For each bad there are twice as many good. There’s always someone out there who would give their left arm for what you have because, through biology, infertility or more, they can’t have what you have. I know it can seem like a pressure to be burdened with, but it’s the truth. It doesn’t make older folks insensitive who approach you saying to “treasure these times,” or “savor these moments,” it makes them wise, because they know, all too well, how fast and fleeting time is, how it won’t wait for “just a minute” for you to poke your head up from whatever has fascinated you to pay attention. You must always be paying attention.

(Cue ironic interruption) Just this very second, my two little ones came scrambling into the room in hysterics. Before I sat my butt into this chair, again, I made them breakfast and drinks (milk and water), and they chose to play Wii Music before getting dressed to head to the store with me in a bit. Since they finished eating, I’ve heard nothing by hysterical laughter coming from the next room with a lot of weird sounds. “Mommy!” they both exclaimed, “You have to see this!!!”

My toddler pulled me, he knows that when he wants me nowadays, he has to ‘help’ me up. Knowing I was close to the end of my writing, I contemplated for a moment whether to get up and see or put it off a couple minutes. But they insisted it was absolutely “uh-larious” and I had to come see now (!!). Even if slightly inconvenient, even if my coffee cup beckoned, and my writing got put on hold, it’s why I work from home, for them. And so, my choice was made, and Baby Dude and Baby Sis helped me up. They wowed me with their band-playing skills for a few moments, all while jumping and laughing and pointing.I took a mental snapshot with my mind of their baby smiles, leaning myself against the couch, almost in tears. It might not be the biggest moment ever, inconvenient or no, but it’s the small moments that make most of our everyday, and it’s those ones I’ll miss the most. And if I didn’t Carpe Diem, I may have missed it. (End ironic interruption)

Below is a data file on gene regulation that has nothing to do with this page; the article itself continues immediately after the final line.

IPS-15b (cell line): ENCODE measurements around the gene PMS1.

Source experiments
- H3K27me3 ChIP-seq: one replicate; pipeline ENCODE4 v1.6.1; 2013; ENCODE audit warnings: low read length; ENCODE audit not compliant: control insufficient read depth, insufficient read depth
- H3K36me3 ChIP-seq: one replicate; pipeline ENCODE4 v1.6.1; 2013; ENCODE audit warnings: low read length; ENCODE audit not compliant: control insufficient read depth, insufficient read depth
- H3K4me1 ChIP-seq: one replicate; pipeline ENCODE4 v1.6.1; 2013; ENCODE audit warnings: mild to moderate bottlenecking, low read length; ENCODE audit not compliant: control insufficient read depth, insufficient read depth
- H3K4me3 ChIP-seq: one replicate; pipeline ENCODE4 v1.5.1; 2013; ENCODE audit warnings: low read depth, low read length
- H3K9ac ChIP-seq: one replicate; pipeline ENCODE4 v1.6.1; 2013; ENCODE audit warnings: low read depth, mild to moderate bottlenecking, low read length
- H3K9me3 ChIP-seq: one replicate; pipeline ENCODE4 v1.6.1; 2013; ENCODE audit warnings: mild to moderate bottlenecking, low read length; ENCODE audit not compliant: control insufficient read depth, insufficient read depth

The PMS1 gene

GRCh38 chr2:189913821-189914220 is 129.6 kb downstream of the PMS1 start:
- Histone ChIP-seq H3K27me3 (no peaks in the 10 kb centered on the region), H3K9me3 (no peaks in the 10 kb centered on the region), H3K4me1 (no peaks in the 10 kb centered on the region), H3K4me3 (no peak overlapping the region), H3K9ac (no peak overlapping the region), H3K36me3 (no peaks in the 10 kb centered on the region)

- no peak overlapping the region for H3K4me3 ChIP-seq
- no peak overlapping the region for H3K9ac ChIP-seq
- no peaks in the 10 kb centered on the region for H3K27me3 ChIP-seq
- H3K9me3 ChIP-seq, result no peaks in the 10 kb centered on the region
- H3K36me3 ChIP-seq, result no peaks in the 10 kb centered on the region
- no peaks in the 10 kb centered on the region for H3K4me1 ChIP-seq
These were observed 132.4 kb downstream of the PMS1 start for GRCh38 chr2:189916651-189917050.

I hope to write more of these moments here in the upcoming weeks, months, years, so I can always remember these times with them. I will miss them, dearly, when we’re all older and they’ve moved onto their own lives with their own families; then I’ll be the one who will be in a store someday, stricken beyond words when seeing a young mother with young children just being excited about the adventure, a mother who might not want to hear or acknowledge it at the time, but who might actually be grateful for the reminder that her time is fleeting. I liken it to the times, as a child, when your mother would tell you, “You’ll see when you get older. You’ll learn, someday, that I was right.” And, as it turns out, our mothers always were, weren’t they?

Besides, even if your toddler is raising holy hell that day, and you’re seriously on your last nerve, things could always be worse. It’s that silver lining principle you should have in your pocket to see you through life as unscathed as possible. Today they may be a terror, but tomorrow might be a good day (and it probably will); just the fresh start you need. Or it could be the day your life changes beyond your control, like Jen’s cousin‘s did. Or you could be experiencing the miracle of life within you, and what should have been a regular doctor’s appointment was no longer, like Arianne‘s was. Or it may not even be your children at all, it could be your husband taken from you, unexpectedly, like Jennie‘s was. (Especially being a military wife, with our husbands called off to war, we know better. We live for each moment; we have no idea what can happen next.)

I feel their respective pains deeply, taking it into my heart, knowing no one is guaranteed a charmed life. We were merely given this life, and it’s our choice what we make of it. It’s with that knowledge I hope to do the best that I can, even if it’s not the greatest 100% of the time, because I have no idea what life has in store for me tomorrow, or the next day, or the day after that.

I choose to Carpe Diem the good, the bad, and the everything in-between. What about you?